The Los Angeles City Council is finding that compiling a list of banks to boycott isn’t as simple as it sounds.
Los Angeles chief administrative officer Miguel Santana told council members in a memo that it could cost the city $28 million to renegotiate deals if officials limit the pool of bankers with which the city conducts business.
Under the proposed initiative, financial institutions would be scored based on their community investment and lending practices.
The council passed a resolution last week asking Santana to produce a report to be heard in committee on November 21. The issue would go before the entire council for discussion the following day.
Santana said he asked the council to put on hold a short-term bond financing of $100 million until the matter had been decided in order to avoid potential fees and other costs. Proceeds would be used to rebuild a bridge in East Los Angeles. Selection of an underwriter on the bonds for AEG’s proposed National Football League stadium also is on hold, Santana said. The city plans to go to market next summer on the bond issuances.
“The city is not a regulator of financial situations. It is not one of our core missions,” Santana said. “It is not something we know how to do, nor are we equipped to do. “
The potential criteria also apply more to retail banks than those focused on underwriting, which is who the city does the bulk of its business with, said Los Angeles City Councilman Bernard Parks.
So while banks that do traditional banking and underwriting could be evaluated based on levels of charitable giving or home foreclosure rates, it’s not clear how investment banks like De La Rosa & Co. would be evaluated, because they don’t do charitable giving or have a foreclosure rate, Parks said.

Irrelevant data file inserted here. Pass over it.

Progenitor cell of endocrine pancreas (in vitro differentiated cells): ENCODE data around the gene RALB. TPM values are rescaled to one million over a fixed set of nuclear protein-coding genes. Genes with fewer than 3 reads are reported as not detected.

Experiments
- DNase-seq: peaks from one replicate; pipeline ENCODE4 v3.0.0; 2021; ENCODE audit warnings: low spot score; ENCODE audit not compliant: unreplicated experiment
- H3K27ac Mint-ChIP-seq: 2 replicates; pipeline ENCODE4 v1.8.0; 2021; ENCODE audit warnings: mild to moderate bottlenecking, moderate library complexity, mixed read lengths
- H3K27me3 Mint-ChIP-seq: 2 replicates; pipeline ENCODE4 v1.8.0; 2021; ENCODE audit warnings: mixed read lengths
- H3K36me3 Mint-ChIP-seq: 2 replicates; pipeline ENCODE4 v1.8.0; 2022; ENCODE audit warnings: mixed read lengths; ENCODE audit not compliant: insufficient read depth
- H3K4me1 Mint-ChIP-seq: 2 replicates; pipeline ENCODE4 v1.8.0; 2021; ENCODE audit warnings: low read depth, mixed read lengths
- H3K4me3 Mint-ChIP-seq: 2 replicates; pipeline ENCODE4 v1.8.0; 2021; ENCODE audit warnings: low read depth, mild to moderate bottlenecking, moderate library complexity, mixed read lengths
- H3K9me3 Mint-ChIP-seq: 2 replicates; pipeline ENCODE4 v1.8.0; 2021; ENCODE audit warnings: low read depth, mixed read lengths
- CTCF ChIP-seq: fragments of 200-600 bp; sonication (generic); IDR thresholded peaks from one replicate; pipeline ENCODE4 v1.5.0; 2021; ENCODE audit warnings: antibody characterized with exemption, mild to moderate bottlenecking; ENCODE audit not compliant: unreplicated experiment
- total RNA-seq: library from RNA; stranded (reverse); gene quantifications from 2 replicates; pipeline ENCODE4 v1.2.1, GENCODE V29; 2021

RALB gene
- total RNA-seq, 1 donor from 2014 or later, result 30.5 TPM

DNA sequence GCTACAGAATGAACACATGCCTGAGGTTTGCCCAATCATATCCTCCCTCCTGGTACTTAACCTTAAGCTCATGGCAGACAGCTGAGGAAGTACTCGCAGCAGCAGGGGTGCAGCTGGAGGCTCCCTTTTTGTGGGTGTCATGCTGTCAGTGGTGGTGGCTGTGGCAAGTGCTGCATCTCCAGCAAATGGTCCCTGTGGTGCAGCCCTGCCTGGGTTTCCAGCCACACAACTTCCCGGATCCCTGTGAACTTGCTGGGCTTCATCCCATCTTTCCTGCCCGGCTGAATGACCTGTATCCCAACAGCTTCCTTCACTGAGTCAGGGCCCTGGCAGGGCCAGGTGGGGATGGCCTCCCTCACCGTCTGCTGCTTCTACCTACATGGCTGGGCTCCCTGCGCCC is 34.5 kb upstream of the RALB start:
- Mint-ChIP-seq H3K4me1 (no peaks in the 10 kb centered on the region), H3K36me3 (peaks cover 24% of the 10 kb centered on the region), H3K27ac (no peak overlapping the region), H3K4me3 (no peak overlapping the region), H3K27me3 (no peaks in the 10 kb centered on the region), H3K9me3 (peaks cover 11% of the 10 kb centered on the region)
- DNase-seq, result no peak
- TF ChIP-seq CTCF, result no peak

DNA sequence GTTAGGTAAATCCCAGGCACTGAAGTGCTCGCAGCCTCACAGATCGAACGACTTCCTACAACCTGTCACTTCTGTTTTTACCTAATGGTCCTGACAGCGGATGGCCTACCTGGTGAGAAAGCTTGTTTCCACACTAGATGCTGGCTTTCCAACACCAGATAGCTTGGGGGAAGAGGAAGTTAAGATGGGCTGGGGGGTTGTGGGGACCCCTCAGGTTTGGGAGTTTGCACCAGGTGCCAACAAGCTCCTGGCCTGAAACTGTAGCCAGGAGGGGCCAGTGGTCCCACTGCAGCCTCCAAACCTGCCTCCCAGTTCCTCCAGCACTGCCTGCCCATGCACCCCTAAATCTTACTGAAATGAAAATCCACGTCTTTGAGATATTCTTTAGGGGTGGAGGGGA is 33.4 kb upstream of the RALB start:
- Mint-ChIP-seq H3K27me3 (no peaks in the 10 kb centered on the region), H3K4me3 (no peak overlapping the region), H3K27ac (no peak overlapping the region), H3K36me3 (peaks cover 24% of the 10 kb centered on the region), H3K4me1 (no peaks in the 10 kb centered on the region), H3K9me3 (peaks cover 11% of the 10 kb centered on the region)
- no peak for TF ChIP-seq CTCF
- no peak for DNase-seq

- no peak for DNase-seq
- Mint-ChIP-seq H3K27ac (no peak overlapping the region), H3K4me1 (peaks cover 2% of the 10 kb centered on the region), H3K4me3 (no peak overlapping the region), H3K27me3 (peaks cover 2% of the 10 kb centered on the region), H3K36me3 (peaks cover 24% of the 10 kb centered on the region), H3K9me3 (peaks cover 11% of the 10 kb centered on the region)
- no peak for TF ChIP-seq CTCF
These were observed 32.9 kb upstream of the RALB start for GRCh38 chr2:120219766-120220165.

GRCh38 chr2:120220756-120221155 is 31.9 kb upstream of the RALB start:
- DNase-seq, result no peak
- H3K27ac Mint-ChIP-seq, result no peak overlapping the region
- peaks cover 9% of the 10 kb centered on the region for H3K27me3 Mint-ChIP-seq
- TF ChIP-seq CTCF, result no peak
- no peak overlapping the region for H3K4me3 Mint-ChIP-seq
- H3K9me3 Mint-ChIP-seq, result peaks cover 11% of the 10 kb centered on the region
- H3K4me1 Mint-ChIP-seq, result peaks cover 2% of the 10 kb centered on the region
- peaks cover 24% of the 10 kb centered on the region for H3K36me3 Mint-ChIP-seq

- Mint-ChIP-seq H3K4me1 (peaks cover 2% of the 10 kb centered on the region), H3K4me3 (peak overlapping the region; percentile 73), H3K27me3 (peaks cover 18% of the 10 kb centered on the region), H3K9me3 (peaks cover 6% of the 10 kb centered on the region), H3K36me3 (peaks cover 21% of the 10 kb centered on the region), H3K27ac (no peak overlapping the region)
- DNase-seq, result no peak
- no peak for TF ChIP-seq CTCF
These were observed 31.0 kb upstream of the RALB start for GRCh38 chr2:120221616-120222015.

If the ordinance is limited to retail banks, it would only apply to the bank that handles what Parks called the city’s “checkbook” — currently Wells Fargo. Santana said the council could decide to disqualify a list of the country’s 35 largest banks that the city sued in 2008 on allegations of bid-rigging in an unresolved lawsuit.
“In the lawsuit, we listed every major bank in the country,” Santana said. “Most of the cities and counties in California as well as the federal government have sued the same banks, but no other lawmakers that I know of have disqualified any of those banks from doing business with their cities.”
The lawsuit includes Wells Fargo, the city’s retail banker, and JPMorgan, which was the underwriter on $1.2 billion in short-term notes Los Angeles issued to help balance the budget.
“The final issue is that we are in an environment where we are facing a $500 million shortfall next year,” Santana said. “Our primary responsibility is finding the best deal for the city and minimizing the interest we pay.”